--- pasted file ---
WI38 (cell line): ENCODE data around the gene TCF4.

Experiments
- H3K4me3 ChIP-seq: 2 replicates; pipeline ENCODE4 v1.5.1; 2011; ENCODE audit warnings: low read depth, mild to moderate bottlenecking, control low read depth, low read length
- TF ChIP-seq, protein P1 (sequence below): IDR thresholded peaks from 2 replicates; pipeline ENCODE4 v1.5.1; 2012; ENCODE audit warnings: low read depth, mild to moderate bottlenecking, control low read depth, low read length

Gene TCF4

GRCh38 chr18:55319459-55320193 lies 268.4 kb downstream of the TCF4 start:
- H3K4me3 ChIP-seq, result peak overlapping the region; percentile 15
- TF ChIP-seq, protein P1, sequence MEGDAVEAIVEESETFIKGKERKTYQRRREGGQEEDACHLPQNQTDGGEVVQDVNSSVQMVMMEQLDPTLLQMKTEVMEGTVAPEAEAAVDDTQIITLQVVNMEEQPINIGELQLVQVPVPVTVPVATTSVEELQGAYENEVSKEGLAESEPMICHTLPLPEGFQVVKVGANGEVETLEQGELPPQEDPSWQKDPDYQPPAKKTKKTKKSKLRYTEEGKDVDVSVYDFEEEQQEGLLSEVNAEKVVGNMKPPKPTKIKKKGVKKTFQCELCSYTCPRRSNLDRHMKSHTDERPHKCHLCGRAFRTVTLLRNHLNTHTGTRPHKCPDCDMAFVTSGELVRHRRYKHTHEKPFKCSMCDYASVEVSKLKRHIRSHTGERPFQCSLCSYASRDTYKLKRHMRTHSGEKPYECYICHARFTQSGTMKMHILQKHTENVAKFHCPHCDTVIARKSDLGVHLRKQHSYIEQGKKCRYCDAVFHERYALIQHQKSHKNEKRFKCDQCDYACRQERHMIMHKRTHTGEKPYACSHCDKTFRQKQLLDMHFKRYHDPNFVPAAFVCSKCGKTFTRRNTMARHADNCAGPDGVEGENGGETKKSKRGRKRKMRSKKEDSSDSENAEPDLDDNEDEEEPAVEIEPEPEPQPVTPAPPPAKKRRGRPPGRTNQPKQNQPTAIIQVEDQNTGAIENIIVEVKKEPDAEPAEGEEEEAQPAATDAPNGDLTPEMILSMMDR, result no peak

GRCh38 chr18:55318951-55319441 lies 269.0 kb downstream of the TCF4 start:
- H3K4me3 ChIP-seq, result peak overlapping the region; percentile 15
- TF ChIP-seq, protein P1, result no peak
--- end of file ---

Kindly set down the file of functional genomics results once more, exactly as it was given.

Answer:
WI38 (cell line): ENCODE data around the gene TCF4.

Experiments
- H3K4me3 ChIP-seq: 2 replicates; pipeline ENCODE4 v1.5.1; 2011; ENCODE audit warnings: low read depth, mild to moderate bottlenecking, control low read depth, low read length
- TF ChIP-seq, protein P1 (sequence below): IDR thresholded peaks from 2 replicates; pipeline ENCODE4 v1.5.1; 2012; ENCODE audit warnings: low read depth, mild to moderate bottlenecking, control low read depth, low read length

Gene TCF4

GRCh38 chr18:55319459-55320193 lies 268.4 kb downstream of the TCF4 start:
- H3K4me3 ChIP-seq, result peak overlapping the region; percentile 15
- TF ChIP-seq, protein P1, sequence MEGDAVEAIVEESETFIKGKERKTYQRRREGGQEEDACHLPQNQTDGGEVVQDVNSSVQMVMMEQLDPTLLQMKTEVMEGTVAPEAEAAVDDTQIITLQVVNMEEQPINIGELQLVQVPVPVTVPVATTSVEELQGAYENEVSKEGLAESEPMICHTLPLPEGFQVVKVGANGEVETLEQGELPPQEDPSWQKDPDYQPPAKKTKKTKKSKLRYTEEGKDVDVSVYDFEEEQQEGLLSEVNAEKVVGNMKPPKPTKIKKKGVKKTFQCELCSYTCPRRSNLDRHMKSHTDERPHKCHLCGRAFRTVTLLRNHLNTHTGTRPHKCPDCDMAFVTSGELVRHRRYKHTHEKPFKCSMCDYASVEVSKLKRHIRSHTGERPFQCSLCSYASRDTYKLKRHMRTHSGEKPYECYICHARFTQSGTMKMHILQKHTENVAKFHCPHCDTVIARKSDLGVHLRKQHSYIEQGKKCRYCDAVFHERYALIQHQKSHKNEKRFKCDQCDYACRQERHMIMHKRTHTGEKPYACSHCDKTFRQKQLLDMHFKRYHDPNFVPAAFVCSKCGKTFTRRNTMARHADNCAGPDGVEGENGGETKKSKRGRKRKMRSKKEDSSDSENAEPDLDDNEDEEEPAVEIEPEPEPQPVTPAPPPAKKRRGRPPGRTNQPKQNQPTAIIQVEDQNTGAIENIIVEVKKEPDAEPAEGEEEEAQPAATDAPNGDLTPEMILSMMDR, result no peak

GRCh38 chr18:55318951-55319441 lies 269.0 kb downstream of the TCF4 start:
- H3K4me3 ChIP-seq, result peak overlapping the region; percentile 15
- TF ChIP-seq, protein P1, result no peak